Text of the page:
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Portrait of Agnes von Kurowsky in her American Red Cross nurse uniform, Milan, Italy.  1918. Via: (JFKLibrary)


Corrigan also mentions that one of Hemingway’s fictional characters was also inspired by someone that he had met. It was Agnes von Kurowsky, a nurse that helped Hemingway regain his sense of vitality after he was wounded during World War 1. Hemingway was madly in love with her and they had planned to marry, but by the time Kurowsky went to the U.S, she sent a letter to Hemingway that she had engaged to an Italian officer. Hemingway’s early love life was a hapless event in his life, but he turned Von Kurowsky into a fictional character in “A Farewell to Arms” as Catherine Barkley.

All of the examples I have presented above seem to suggest that the myth of creative inspiration that we always carry is just a myth. In fact, if we look deeper into Mendeleev’s life, though his idea of periodic table seems to appear out of the blue, his work ethic to solve this chemical mystery doesn’t enter our conversation whenever we talk about creative inspiration. For almost nine years, he was constantly pondering this subject, consciously and unconsciously. So did Poincare who refused to succumb to this myth and chose to work hard to solve the mathematical problems. Only when he disengaged himself from his work for days at the seaside and let his ideas simmer, while he was thinking of something else, the solution came to him.

Rex Jung, a prominent neuroscientist who studies creativity for more than a decade knows why the solution came to Poincare when he stopped working. In conversation with Krista Tippett, Jung argues that “eureka” moment usually comes after someone has consciously absorbed ideas and then let them simmer for a while in his or her mind to interact with other ideas. Jung says, “You have to have the raw materials in place to put together, but you also have to have the time to put them together.”

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The creative inspirations that catapulted Hemingway, Fitzgerald, Edison, Mendeleev, and Poincare into public consciousness are missing our romantic idea of artistry that must come from magic. Their dogged determination was the path that granted them the creative inspiration. Even from a scientific perspective, Jung arrives to remind us that when we deliberately make a space for our ideas to simmer and interact to other ideas after countless hours of working, inspiration is more likely to come to us.

To believe that good ideas must come from a mystical place is to believe that work ethic is a useless ingredient to achieve mastery. This is a dangerous belief that needs to be clarified. Understanding a craft of writing, for instance, is not something that can be done in a night by magic. It takes years or even decades to be able to present language that can tell stories and evoke emotions to readers. There is no shortcut for the conquest of mastery because “Everything worthwhile takes a long time.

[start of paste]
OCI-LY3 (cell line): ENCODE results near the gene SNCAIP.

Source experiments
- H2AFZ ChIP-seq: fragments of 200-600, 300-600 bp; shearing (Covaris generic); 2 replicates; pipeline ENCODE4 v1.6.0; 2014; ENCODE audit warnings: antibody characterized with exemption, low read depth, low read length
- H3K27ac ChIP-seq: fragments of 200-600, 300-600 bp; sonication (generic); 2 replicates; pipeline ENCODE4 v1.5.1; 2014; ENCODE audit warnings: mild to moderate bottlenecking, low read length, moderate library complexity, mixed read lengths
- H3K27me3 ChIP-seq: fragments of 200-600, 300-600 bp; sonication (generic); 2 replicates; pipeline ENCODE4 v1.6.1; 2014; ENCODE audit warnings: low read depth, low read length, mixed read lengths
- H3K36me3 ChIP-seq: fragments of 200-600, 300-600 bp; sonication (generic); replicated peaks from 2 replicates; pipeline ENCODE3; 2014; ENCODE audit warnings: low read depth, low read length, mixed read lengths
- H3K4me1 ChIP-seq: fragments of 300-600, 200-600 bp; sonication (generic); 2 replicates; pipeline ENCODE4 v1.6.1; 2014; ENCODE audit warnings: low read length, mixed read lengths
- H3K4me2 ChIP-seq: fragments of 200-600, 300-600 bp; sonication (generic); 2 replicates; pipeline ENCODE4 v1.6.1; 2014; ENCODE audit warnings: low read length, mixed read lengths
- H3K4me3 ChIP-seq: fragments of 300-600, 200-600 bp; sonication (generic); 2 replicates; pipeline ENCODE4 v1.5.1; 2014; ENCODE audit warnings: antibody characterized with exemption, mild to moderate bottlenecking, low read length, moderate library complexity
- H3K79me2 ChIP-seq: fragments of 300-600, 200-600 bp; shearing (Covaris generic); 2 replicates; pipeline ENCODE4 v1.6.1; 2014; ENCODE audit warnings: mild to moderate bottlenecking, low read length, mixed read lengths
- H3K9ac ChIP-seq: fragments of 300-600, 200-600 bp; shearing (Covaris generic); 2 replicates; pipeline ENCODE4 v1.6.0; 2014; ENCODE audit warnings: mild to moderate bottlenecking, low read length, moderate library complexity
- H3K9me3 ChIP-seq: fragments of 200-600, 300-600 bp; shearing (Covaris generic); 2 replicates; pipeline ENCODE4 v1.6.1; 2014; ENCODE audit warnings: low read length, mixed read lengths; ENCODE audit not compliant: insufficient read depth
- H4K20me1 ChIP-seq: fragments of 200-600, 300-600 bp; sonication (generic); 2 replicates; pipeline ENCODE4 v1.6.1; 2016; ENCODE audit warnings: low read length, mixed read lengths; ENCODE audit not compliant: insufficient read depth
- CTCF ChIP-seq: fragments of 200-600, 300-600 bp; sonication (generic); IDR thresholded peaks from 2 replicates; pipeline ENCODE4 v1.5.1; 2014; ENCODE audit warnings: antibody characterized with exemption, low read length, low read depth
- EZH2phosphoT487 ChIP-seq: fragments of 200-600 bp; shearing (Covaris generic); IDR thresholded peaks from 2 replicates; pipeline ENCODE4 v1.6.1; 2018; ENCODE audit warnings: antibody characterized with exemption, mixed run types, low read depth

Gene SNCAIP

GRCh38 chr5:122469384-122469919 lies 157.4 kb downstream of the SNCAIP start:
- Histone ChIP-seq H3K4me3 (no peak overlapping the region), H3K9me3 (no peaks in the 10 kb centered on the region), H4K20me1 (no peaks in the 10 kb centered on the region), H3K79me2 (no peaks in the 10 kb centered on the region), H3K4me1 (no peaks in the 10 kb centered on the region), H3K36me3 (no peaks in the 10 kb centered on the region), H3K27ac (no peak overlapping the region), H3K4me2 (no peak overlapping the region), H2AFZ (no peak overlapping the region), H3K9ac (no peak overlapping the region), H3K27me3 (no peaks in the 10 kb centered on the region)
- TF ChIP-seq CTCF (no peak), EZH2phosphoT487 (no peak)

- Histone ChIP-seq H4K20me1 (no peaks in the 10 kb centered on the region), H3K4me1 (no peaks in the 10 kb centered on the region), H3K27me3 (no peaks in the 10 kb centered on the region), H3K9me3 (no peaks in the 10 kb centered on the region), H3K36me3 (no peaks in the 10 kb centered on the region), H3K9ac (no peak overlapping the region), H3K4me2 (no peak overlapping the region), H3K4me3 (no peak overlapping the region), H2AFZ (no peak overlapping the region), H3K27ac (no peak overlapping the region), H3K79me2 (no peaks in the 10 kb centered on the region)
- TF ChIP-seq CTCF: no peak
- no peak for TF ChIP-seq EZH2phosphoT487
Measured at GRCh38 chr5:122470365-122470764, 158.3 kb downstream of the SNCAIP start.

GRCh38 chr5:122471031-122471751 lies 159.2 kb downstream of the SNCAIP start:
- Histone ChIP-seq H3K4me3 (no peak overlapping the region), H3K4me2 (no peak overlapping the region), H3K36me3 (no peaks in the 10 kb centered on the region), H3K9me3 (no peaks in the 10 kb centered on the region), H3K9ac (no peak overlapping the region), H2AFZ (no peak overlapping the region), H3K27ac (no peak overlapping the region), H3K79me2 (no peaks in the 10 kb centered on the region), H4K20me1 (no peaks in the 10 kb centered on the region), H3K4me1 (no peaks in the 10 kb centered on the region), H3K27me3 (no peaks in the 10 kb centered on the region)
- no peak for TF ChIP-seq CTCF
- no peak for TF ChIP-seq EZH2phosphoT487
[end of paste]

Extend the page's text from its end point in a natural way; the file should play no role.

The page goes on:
Four Years: Some Thoughts on Studying Abroad and Embracing Contradiction



I was not as articulate in English as I am now. Language used to be a firm barrier in my life during my freshmen year of college. That was the first time when I had to step out of my native language, Indonesian, and begin to think in English. Though I still feel self-conscious with my accent, when I give an in-class presentation or simply speak English with strangers, this language has slowly interwoven into my being. Now I understand many more words than I did before. I can participate in challenging discussions with my peers and professors. What was impossible, has become possible.

Now, the problem is more than just the words of the language; it’s the ability to understand all of the underlying meaning that is expressed.

I take it as an elemental truth that language matters–It’s more than just a tool of survival. The language that we use reflects the story that we want to tell ourselves and our world. At its core, language is always brimming with human dynamics. The more I understand about the language of this country, the more my understanding of its human dynamics expands. When I can speak the language that Americans use, I don’t perceive myself as an outsider. I am with them. Their stories are mine and my stories are theirs.

This is a good sign because I don’t feel alienated and have found “home” in a foreign territory. The problem with this connection is that I also feel their pain. When they have struggles, it troubles me because whenever I hear these stories, I don’t want to be part of them.


Last summer in Indonesia when I told a stranger that I was going to America to finish up my degree, her eyes sparkled with amazement. I had anticipated this reaction. Then she said something so common, “Everyone must be so happy in America. There is no poverty. Oh. I wish I could go with you.” This was the America that she had understood from the stories of her life. Even all my friends are still thinking this way.

My stories of America are different than hers.